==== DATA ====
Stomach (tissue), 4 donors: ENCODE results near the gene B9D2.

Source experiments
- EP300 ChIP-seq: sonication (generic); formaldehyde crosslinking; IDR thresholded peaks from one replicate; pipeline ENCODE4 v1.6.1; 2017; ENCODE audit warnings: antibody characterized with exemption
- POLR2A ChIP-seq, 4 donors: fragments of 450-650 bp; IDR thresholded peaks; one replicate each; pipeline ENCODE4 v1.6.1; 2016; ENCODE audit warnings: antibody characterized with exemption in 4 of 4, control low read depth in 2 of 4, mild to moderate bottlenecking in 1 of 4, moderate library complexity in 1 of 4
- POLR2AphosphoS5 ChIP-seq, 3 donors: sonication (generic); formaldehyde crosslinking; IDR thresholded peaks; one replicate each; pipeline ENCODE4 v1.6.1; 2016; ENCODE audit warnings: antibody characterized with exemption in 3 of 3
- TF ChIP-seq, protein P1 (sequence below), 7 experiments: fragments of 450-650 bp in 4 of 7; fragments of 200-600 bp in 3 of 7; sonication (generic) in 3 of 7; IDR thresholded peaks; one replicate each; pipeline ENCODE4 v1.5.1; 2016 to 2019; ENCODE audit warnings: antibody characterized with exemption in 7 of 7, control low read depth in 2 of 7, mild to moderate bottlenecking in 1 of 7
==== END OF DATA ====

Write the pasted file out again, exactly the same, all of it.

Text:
Stomach (tissue), 4 donors: ENCODE results near the gene B9D2.

Source experiments
- EP300 ChIP-seq: sonication (generic); formaldehyde crosslinking; IDR thresholded peaks from one replicate; pipeline ENCODE4 v1.6.1; 2017; ENCODE audit warnings: antibody characterized with exemption
- POLR2A ChIP-seq, 4 donors: fragments of 450-650 bp; IDR thresholded peaks; one replicate each; pipeline ENCODE4 v1.6.1; 2016; ENCODE audit warnings: antibody characterized with exemption in 4 of 4, control low read depth in 2 of 4, mild to moderate bottlenecking in 1 of 4, moderate library complexity in 1 of 4
- POLR2AphosphoS5 ChIP-seq, 3 donors: sonication (generic); formaldehyde crosslinking; IDR thresholded peaks; one replicate each; pipeline ENCODE4 v1.6.1; 2016; ENCODE audit warnings: antibody characterized with exemption in 3 of 3
- TF ChIP-seq, protein P1 (sequence below), 7 experiments: fragments of 450-650 bp in 4 of 7; fragments of 200-600 bp in 3 of 7; sonication (generic) in 3 of 7; IDR thresholded peaks; one replicate each; pipeline ENCODE4 v1.5.1; 2016 to 2019; ENCODE audit warnings: antibody characterized with exemption in 7 of 7, control low read depth in 2 of 7, mild to moderate bottlenecking in 1 of 7